“Born Under Punches (The Heat Goes On)” is Talking Heads’ third appearance in the Pitchfork 500 (out of four!)2. The song is a deeply odd mix of a kind of warped Afrobeat and uptight New Wave, with David Byrne doing his strange half singing/half talking thang over the top. Just as it can’t get any odder, there’s quite possibly the strangest guitar solo in history, from Adrian Belew (who’d later go on to play with King Crimson). Only Talking Heads could make dance music as uncomfortable as this:

Yoko Ono’s “Walking on Thin Ice” came as a real shock to me. For years, like most people, I only know Yoko Ono for her marriage to John Lennon3, with all the attendant baggage that holds, including her, errr, experimental music. And frankly I don’t know about you, but I can’t think of Yoko Ono now without thinking of this:

But this is a great track. Over a funky bass, noisy guitars (played by Lennon himself) and non-more-Italo Disco piano chords, Yoko sings about having to suffer the pains of life, and how we forget what has been said and done. And then she sings that “I may cry some day\But the tears will dry whichever way\And when our hearts return to ashes\It’ll be just a story”.

After mixing this track with her husband, they left the studio with the final mix in John’s hands. It was then that they met Mark Chapman, who shot John dead.

Klien + MBO’s “Dirty Talk” is one of those influential tracks you may never have heard before. Along with ESG, they made proto-electro, heavily influenced by Kraftwerk, mixed with the disco- and funk-based rap then exploding out of the Bronx. And it was this music heard by visiting Mancunians New Order and A Certain Ratio, who saw the beauty in interlocking bass and lead lines on the synthesiser mixed with dance beats. New Order took it back to Manchester and made Blue Monday.

“Dirty Talk” itself is an early example of the mix of disco and electro that would become House music. It can best be described as the Kraftwerk you can actually dance to, with some additional smuttiness on top that would later be built on by the likes of Lil Louis’s “French Kiss”. Let’s face it – if you can get glum Mancunians dancing, then you’re really onto something.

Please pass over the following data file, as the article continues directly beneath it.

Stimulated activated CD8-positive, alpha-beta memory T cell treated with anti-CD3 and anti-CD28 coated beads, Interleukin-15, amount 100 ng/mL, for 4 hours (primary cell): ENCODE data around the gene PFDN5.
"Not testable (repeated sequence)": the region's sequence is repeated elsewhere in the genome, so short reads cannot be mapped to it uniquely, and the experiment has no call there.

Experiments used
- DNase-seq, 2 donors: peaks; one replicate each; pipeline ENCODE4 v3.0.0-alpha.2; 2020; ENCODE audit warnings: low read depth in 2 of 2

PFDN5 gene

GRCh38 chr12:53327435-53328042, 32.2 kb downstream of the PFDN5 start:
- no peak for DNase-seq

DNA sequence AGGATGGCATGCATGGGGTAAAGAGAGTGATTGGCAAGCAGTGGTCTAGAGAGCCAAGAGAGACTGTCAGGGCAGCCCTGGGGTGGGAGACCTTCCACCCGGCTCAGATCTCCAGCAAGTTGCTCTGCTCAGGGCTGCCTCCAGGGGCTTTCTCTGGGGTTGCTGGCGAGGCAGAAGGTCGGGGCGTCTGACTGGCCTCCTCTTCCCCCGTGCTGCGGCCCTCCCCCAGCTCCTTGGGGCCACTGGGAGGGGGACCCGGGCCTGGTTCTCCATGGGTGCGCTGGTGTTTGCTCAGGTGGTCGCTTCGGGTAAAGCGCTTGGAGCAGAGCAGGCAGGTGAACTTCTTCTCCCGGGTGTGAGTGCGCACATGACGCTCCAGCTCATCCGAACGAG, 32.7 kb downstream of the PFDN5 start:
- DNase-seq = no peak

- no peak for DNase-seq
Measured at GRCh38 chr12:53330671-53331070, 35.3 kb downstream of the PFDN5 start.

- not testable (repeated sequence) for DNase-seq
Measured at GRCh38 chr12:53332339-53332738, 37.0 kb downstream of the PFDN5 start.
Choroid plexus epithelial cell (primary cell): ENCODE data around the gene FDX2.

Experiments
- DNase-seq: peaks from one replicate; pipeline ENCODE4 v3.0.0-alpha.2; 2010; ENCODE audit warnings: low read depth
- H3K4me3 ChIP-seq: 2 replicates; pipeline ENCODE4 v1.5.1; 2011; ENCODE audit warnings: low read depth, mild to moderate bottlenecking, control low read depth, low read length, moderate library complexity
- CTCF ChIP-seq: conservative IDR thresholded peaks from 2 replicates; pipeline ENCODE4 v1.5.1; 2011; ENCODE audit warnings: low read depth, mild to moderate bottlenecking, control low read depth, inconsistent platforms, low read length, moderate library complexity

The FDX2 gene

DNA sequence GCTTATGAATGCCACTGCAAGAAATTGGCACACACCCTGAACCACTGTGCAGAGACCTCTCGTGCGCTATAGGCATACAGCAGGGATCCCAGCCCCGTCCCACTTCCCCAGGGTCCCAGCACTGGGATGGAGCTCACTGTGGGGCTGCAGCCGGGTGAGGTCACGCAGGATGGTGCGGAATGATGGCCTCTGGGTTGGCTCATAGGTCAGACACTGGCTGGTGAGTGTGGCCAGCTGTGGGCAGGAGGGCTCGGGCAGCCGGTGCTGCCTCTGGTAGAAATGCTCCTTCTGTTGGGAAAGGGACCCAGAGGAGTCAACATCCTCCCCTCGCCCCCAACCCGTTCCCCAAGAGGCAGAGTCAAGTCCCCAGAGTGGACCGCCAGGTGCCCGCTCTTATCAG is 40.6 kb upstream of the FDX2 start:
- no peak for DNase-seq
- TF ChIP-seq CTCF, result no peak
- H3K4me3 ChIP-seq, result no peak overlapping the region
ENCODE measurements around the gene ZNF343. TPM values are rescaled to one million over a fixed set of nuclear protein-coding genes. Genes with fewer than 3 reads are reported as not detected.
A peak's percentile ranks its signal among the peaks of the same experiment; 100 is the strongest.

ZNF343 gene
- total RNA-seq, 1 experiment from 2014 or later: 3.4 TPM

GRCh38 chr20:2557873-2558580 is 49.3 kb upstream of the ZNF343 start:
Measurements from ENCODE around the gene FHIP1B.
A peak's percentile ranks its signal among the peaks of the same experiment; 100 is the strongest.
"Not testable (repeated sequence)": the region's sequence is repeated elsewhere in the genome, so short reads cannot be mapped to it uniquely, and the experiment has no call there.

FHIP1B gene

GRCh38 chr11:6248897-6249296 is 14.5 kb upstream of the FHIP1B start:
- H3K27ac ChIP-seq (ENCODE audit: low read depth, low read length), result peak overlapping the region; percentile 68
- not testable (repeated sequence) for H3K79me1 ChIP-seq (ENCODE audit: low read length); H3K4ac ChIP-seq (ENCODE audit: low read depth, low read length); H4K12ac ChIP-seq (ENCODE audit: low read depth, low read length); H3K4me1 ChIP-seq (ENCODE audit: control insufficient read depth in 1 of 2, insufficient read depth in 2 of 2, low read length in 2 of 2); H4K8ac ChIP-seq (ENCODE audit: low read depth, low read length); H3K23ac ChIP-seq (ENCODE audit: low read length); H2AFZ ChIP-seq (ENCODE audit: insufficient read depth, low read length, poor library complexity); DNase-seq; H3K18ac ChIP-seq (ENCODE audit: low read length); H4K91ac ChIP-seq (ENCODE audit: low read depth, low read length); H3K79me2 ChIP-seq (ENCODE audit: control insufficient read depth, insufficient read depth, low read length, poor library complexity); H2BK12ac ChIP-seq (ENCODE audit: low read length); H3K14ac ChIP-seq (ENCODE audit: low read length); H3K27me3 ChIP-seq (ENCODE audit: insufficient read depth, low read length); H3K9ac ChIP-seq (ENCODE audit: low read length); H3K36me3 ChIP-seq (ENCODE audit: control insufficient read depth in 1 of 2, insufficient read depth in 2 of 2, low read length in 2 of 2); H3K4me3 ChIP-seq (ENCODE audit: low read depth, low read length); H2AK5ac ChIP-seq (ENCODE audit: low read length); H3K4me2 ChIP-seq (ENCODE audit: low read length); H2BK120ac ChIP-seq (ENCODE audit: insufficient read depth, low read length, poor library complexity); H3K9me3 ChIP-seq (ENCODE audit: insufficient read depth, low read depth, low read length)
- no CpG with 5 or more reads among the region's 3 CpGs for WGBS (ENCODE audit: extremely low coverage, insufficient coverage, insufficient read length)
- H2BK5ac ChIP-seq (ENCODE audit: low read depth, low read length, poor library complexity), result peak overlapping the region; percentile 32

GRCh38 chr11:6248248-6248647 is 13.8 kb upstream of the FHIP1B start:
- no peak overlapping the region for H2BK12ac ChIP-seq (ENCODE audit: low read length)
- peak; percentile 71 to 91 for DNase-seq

ESG are one of music’s great enigmas. Massively influential, they have been sampled by everyone from TLC, through Tricky to the Wu Tang Clan – so much so that they released an EP in 1995 called “Sample Credits Don’t Pay Our Bills”. Pitchfork themselves reckon that “If you like hip-hop…you have a 95% chance of owning a track that samples their 1981 song “UFO””.

Yet, if you went up to a man in the street, I’d bet you £1000 you’d need to speak to 100 people before you found one who’d heard of them. I only heard of them a few years back when my brother – who loves anything produced by Martin Hannett and living in New York at the time – played me some of their songs off Soul Jazz’s marvellous compilation “A South Bronx Story”. Right eye-opener it was too – ESG have that unusual ability to sound like loads of other people, yet totally unique. And of course, that familiarity is down to having their sound stolen/borrowed (delete as applicable depending on your moral stance toward sampling) by Man & Dog.

Produced by legendary genius, and total nutcase Martin Hannett, the song mixes jittery Post-punk with hip-hop and electro, with a fluid fretless bass making things funky at the bottom end. It’s a heady mix, and just as it’s building through the layers of echo that Hannett put everything through, it…..stops. You kind of expect it to restart, but you realise that’s it. It’s an audacious end to a stunning track.

So, go and enjoy ESG’s “Moody” and Yoko Ono’s “Walking On Thin Ice”.

1 And indeed has only recently been rescued by the likes of Roots Manuva and various Grime folk; sadly the great MC Buzz B appears to have been completely lost to music historians.

2 Four Talking Heads tracks but no room for Grandaddy? Say it ain’t so.

3 It won’t come as much of a shock to you to discover I’m not a big fan of The Beatles either.

MP3: Walking on Thin Ice by Yoko Ono

MP3: Moody by ESG

The whole list is available here.

Buy “The Magnificent Seven” by The Clash (MP3)

Buy Talking Heads “Remain in Light” (CD)

Buy Yoko Ono’s “Walking On Thin Ice” (MP3)

Buy Klien and MBO’s “Dirty Talk” (12″ Vinyl Is The Only Version I Found!)

Buy ESG’s “A South Bronx Story” (CD)